For the time being, 4G use continues to rise, especially in developing and emerging markets. This week the GSMA released a report showing global 4G connections in 2015 had doubled to hit the one billion mark (of the 7.3 billion total mobile connections). This was largely driven by an increase in 4G networks in developing regions. This is good news for advertisers in these emerging markets, where everything from news feeds to images and videos will load faster and better.

Combined 3G and 4G networks will account for 50% of connections in 2015, a figure set to rise to 70% by 2020.

The number of unique mobile subscribers worldwide stood at 4.7 billion at the end of 2015, equivalent to 63% of the world’s population. That will grow to 5.6 billion by 2020, (70% of the global population), with more than 90% of this growth coming from developing markets.

3. 4.77 billion: Global user base for mobile payments in 2019

While we are on the subject of mobile, Apple Pay launched in China last week. It arrives in the Chinese market as a latecomer and faces competition from well-established market leader Alipay (which holds almost 50% of the Chinese mobile payment market) and Tencent’s Tenpay (which holds 20%).

This news comes as Ovum releases figures on global mobile payment users – which are set to rise from 690 million users in 2014 to 4.77 billion users by 2019.

The forecast covers three mobile payment sectors: m-commerce, person-to-person (P2P) mobile money transfers, and mobile proximity payments. The global transaction value of mcommerce (the biggest sector) will grow from $50.92 billion in 2014 to $693.36 billion by 2019.

In a press release, Ovum said the rise of mcommerce is being driven by the widespread adoption of increasingly powerful smartphones with larger screens. In addition, retailers are optimizing their sites for mobile shopping.

“Smartphones have become a platform that can support the whole shopping journey, from product search and discovery, through comparisons and recommendations, to payments,” said Eden Zoller, principal analyst, consumer services and payments, Ovum.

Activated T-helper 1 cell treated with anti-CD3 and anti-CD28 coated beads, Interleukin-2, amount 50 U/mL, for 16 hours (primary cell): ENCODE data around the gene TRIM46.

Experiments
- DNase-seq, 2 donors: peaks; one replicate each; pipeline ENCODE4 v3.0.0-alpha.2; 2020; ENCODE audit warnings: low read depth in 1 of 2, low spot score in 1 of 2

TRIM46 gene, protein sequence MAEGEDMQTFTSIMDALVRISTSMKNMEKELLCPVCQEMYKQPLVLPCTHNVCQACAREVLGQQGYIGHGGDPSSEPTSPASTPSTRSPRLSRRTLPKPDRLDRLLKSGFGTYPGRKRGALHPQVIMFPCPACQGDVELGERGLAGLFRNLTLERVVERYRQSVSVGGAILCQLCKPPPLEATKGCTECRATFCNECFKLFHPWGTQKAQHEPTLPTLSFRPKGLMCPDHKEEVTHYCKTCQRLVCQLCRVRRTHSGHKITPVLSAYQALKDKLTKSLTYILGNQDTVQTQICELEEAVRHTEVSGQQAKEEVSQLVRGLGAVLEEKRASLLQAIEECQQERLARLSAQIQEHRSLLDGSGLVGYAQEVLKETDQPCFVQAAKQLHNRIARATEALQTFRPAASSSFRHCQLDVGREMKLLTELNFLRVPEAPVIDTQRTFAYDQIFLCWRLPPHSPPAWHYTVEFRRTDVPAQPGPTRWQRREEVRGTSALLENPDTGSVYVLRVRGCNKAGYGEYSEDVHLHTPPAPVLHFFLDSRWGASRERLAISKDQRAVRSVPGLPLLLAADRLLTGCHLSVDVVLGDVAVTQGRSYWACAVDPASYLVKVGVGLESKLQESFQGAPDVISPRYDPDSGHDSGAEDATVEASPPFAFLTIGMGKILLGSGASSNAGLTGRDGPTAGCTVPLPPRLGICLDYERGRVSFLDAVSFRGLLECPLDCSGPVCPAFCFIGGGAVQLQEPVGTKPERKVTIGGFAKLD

China will have the largest mcommerce user base by 2019 with 370 million mcommerce users, with transactional value worth $79.36 billion. With numbers like that, even a small share of the market gives Apple Pay a promising future in this region.

4. US$17 Trillion: the value of Asia’s ‘xcommerce’ market by 2019

Which brings us back to the value of ecommerce in Asia, and the important role of mobile.

In another report from IDC this week, come growth figures around Asia’s xcommerce market. Yes, it’s a good question, what is xcommerce?

The IDC defines xcommerce as the increasingly innovative and complex business models of changing consumer-purchasing behavior over and above traditional ecommerce models. As a mobile-first region, Asia is leading the way.

It covers on-demand services (ODS), sharing economy services, online to offline (O2O), social commerce, content commerce, new payment and logistics systems, and customer experience.

The IDC predicts xcommerce in the Asia-Pacific region (excluding Japan) will rise from around US$7 trillion in 2015 to nearly US$17 trillion in 2019.

China is at the epicenter of the xcommerce revolution, with the Indian and Indonesian markets not far behind.

O2O service providers offer a complete integration of online to offline (or vice versa), a complete customer relationship management (CRM) experience, and demand-oriented customized services for online platforms — all of which underpin the new wave of xcommerce,” the report found.

*Featured image Apple Watch Hermes